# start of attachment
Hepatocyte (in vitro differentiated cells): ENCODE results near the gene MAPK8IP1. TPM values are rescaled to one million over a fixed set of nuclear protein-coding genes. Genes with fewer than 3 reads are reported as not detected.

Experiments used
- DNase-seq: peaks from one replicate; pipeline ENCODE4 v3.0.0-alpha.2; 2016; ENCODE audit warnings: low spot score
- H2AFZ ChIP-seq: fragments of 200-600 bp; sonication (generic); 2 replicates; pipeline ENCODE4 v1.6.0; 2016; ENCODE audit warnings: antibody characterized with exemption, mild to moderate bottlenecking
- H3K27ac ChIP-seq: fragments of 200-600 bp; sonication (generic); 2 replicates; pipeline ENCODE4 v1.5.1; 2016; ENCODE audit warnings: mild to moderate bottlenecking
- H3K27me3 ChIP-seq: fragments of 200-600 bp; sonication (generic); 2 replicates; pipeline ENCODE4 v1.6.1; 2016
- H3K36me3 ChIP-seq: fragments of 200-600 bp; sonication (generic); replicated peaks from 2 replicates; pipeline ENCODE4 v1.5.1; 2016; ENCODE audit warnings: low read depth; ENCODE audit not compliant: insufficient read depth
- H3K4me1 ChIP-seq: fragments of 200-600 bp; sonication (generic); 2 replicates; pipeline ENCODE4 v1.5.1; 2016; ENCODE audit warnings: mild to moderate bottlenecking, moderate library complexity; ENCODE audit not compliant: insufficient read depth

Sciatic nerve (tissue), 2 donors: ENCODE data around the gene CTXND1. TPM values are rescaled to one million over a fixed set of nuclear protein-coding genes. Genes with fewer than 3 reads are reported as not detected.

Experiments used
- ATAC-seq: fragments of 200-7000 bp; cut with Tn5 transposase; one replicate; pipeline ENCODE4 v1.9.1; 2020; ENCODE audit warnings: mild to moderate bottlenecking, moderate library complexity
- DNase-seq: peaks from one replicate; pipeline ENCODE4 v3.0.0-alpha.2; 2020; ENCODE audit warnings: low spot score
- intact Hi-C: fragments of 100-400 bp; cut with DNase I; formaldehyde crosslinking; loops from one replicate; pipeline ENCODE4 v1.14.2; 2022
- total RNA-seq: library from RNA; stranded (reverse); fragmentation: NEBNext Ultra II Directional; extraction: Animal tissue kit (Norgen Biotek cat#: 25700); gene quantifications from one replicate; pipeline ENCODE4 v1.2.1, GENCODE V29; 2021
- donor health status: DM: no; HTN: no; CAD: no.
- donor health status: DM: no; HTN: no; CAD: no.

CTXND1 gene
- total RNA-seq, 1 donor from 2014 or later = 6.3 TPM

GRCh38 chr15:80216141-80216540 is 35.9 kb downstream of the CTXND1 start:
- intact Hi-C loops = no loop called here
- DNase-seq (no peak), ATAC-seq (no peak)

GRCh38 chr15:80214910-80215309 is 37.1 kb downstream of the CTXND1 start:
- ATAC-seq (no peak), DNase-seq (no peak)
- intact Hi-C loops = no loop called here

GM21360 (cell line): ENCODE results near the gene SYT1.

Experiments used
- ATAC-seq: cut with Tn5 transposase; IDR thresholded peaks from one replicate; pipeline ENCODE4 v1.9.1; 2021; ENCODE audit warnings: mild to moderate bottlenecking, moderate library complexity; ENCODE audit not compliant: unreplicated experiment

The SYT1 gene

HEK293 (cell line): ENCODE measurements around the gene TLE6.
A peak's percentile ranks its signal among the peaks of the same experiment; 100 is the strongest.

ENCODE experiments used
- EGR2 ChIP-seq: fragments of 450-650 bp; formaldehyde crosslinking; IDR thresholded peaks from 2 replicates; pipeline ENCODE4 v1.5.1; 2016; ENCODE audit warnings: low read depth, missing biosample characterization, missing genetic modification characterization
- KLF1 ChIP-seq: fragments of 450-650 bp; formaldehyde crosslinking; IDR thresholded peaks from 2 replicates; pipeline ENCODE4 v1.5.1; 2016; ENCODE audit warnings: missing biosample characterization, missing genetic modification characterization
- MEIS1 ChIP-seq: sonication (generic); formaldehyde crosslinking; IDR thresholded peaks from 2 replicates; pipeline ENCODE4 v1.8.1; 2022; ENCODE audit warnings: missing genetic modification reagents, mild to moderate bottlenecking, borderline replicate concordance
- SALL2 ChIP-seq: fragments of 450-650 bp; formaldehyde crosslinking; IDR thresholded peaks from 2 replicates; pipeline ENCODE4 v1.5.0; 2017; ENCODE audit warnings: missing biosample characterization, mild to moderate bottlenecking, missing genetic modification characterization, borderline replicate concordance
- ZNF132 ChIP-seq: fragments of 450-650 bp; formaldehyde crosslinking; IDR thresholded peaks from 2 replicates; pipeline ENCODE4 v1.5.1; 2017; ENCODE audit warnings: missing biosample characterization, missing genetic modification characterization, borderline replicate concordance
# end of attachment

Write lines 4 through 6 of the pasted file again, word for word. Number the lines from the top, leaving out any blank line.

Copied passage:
- H2AFZ ChIP-seq: fragments of 200-600 bp; sonication (generic); 2 replicates; pipeline ENCODE4 v1.6.0; 2016; ENCODE audit warnings: antibody characterized with exemption, mild to moderate bottlenecking
- H3K27ac ChIP-seq: fragments of 200-600 bp; sonication (generic); 2 replicates; pipeline ENCODE4 v1.5.1; 2016; ENCODE audit warnings: mild to moderate bottlenecking
- H3K27me3 ChIP-seq: fragments of 200-600 bp; sonication (generic); 2 replicates; pipeline ENCODE4 v1.6.1; 2016